Update on Dec 20th, 2022: this blog article is now on Medium.

By default the cartservice of the Online Boutique sample stores its data in an in-cluster Redis database. Using a fully managed database service outside your GKE cluster such as Memorystore (Redis) could bring more resiliency, scalability and more security.

Reduce latency with scalable, secure, and highly available in-memory service for Redis.

In this article, let’s see how you can connect the Online Boutique sample to Google Cloud Memorystore (Redis).

Architecture overview.


  • Create a Google Kubernetes Engine (GKE) cluster
  • Provision a Memorystore (Redis) instance
  • Deploy the Online Boutique sample connected to the Memorystore (Redis) instance


This tutorial uses billable components of Google Cloud, including the following:

Use the pricing calculator to generate a cost estimate based on your projected usage.

Before you begin

This guide assumes that you have owner IAM permissions for your Google Cloud project. In production, you do not require owner permission.

  1. Select or create a Google Cloud project.

  2. Verify that billing is enabled for your project.

Set up your environment

Initialize the common variables used throughout this tutorial:


To avoid repeating the --project in the commands throughout this tutorial, let’s set the current project:

gcloud config set project ${PROJECT_ID}

Enable the required APIs in your project

Enable the required APIs in your project:

gcloud services enable \
    redis.googleapis.com \

Create a GKE cluster

gcloud container clusters create ${CLUSTER} \
    --zone ${ZONE} \
    --machine-type=e2-standard-4 \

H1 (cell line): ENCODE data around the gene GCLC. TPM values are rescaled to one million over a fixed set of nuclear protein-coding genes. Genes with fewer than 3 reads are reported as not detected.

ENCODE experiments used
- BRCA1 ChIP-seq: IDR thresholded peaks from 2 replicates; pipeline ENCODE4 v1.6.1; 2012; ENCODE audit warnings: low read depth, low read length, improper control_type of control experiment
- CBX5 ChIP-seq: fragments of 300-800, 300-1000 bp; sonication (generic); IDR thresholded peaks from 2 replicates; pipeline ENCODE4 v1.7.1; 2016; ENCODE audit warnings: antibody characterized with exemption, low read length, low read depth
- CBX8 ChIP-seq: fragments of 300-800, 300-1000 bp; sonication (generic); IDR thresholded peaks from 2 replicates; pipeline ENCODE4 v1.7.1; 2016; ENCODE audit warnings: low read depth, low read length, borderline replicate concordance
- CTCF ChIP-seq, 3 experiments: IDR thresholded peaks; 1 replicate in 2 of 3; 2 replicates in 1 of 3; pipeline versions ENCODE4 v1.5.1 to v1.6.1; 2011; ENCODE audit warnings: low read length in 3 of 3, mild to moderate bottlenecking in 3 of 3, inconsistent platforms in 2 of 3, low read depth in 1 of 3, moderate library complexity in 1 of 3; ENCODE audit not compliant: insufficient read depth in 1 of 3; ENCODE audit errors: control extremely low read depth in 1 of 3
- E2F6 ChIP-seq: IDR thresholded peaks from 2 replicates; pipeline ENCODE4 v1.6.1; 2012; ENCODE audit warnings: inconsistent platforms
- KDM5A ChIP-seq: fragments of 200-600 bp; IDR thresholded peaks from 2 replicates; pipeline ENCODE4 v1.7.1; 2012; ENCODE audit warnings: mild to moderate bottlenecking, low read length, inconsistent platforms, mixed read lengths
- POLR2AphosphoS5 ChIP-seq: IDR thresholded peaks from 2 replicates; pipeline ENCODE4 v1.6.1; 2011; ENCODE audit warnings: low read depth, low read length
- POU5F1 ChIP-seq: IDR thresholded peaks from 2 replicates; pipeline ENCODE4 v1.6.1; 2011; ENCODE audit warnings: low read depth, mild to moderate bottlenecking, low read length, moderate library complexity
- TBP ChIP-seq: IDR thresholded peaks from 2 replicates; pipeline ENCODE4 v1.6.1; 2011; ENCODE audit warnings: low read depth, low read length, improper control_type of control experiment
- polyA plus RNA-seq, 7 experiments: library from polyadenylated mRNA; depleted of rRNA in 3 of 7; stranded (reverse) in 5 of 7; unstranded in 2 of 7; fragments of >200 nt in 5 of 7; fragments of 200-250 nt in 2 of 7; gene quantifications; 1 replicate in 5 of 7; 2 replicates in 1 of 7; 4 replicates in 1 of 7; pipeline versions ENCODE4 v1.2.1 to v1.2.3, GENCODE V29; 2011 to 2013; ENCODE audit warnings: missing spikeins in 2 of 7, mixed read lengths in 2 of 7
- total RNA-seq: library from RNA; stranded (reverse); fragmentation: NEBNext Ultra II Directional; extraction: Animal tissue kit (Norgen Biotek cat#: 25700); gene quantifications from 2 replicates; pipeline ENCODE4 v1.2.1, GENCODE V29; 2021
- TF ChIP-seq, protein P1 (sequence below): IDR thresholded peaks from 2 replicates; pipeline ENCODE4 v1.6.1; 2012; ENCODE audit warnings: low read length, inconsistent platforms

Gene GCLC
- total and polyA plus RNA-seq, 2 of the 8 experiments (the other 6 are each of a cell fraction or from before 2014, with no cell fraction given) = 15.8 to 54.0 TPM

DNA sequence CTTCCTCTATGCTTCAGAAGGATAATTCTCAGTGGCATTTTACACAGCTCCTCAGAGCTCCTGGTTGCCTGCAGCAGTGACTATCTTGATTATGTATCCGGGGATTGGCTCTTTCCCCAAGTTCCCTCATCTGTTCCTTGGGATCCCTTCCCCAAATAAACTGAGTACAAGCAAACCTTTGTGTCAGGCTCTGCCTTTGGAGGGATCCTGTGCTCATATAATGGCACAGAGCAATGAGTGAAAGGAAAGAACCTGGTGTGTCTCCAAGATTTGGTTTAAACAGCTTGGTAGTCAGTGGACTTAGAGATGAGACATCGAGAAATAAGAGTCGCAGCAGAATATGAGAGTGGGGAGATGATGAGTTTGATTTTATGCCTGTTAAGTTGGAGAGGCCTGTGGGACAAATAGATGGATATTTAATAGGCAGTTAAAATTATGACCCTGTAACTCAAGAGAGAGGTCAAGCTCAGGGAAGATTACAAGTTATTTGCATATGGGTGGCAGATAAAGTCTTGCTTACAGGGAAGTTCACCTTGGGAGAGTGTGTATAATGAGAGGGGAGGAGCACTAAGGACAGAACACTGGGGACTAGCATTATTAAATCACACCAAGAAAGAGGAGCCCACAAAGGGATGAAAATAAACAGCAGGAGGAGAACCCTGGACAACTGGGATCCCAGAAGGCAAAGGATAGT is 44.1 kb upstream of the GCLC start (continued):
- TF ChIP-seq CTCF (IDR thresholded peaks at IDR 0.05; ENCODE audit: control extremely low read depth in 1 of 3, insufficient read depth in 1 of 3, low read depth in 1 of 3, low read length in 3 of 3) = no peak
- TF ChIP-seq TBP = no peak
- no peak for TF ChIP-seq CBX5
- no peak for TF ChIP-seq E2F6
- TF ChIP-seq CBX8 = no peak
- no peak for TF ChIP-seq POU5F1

--num-nodes 4 \
    --network default

Provision the Memorystore (Redis) instance

gcloud redis instances create ${REDIS_NAME} \
    --size 1 \
    --region ${REGION} \
    --zone ${ZONE} \
    --redis-version redis_6_x \
    --network default


  • You can connect to a Memorystore (Redis) instance from GKE clusters that are in the same region and use the same network as your instance.
  • You cannot connect to a Memorystore (Redis) instance from a GKE cluster without VPC-native/IP aliasing enabled.

Wait for the Memorystore (Redis) instance to be succesfully provisioned and then get the connection information (private IP address and port):

REDIS_IP=$(gcloud redis instances describe ${REDIS_NAME} \
    --region ${REGION} \
    --format 'get(host)')
REDIS_PORT=$(gcloud redis instances describe ${REDIS_NAME} \
    --region ${REGION} \
    --format 'get(port)')

Deploy Online Boutique connected to the Memorystore (Redis) instance

Deploy the Online Boutique sample apps without the default in-cluster Redis database, and now pointing to the Memorystore (Redis) instance:

helm upgrade onlineboutique oci://us-docker.pkg.dev/online-boutique-ci/charts/onlineboutique \
    --install \
    --create-namespace \
    -n ${NAMESPACE} \
    --set cartDatabase.inClusterRedis.create=false \
    --set cartDatabase.connectionString=${REDIS_IP}:${REDIS_PORT}

After all the apps have successfully been deployed, you could navigate to the Online Boutique website by clicking on the link below:

echo -n "http://" && kubectl get svc frontend-external -n ${NAMESPACE} -o json | jq -r '.status.loadBalancer.ingress[0].ip'

And voilà, that’s how easy you can connect your Online Boutique sample apps to a Memorystore (Redis) database, congrats!

Cleaning up

To avoid incurring charges to your Google Cloud account, you can delete the resources used in this tutorial.

Delete the GKE cluster:

gcloud container clusters delete ${CLUSTER} \
    --zone ${ZONE}

Delete the Memorystore (redis) instance:

gcloud redis instances delete ${REDIS_NAME}


Having the database outside of your GKE cluster with a managed service can bring you more resiliency, scalability and security. This setup allows complex scenarios like having your apps spreaded across multiple clusters, etc.

Further resources

Happy sailing, cheers!